NEWS First Volume of Talmud in Italian Presented to the President of Italy

talmudBy Pagine Ebraiche staff

After many years of work, the first volume of the first-ever Italian translated Talmud, the Tractate of Rosh HaShanah, was presented to the president of Italy, Sergio Mattarella last week.

“It is not easy to read and to understand the whole text, but even a few drops of the elixir of life that flows in it are precious for those who are nourished by it,” commented the Talmud giant rav Adin Steinsaltz, who cooperated on the project and attended the ceremony hosted by the prestigious Accademia dei Lincei.

The plan is to translate in Italian the whole Babylonian Talmud, which consists of 36 tractates written in Aramaic and ancient Hebrew. The project was started in 2011 thanks to a Protocol signed by the Italian Presidency of the Council of Ministries, the Ministry of Education, the Council of National Research and the Union of Italian Jewish Communities (UCEI).

“After the persecutions of the past centuries, and the tragedy of the Shoah, today there is the understanding that these pages are part of Italian history, and are needed for the growth of Italian society which has to be open to dialogue,” said Rome Chief Rabbi Riccardo Di Segni.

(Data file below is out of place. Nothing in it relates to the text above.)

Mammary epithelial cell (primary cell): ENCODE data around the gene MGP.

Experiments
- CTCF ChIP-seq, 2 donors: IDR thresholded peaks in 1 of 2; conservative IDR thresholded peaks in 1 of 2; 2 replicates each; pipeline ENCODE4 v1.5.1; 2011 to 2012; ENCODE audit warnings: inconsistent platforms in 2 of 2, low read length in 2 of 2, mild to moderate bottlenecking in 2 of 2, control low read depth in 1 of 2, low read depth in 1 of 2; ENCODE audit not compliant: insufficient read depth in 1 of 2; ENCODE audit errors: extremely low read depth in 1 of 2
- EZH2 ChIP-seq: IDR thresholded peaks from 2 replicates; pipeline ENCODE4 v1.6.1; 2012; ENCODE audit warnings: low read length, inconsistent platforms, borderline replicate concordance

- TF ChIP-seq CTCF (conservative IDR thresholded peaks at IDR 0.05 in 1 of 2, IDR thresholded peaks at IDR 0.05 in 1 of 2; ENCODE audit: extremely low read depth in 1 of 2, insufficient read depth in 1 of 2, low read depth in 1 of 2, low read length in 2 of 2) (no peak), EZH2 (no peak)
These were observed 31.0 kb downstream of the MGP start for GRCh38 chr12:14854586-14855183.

“We all share the hope that everyone can finally understand some treasures of this millenary wisdom, full of values and meanings that though ancient, never cease to surprise us for their modernity,” added UCEI president Renzo Gattegna.

The Italian minister of Education Stefania Giannini stressed how Italy and Europe are both in need of deeper knowledge to better understand cultural and religious pluralism.

The project of translating the Talmud has so far involved over 80 people, rabbis, experts, translators and computer scientists.

Taking the podium during the presentation were also the president of Accademia dei Lincei Alberto Quadrio Curzio, the president of the Council of National Research Massimo Inguscio, the president of the Consortium for the Translation of the Talmud Clelia Piperno, historian Alberto Melloni and the former undersecretary of the Presidency of the Council of Ministries Gianni Letta.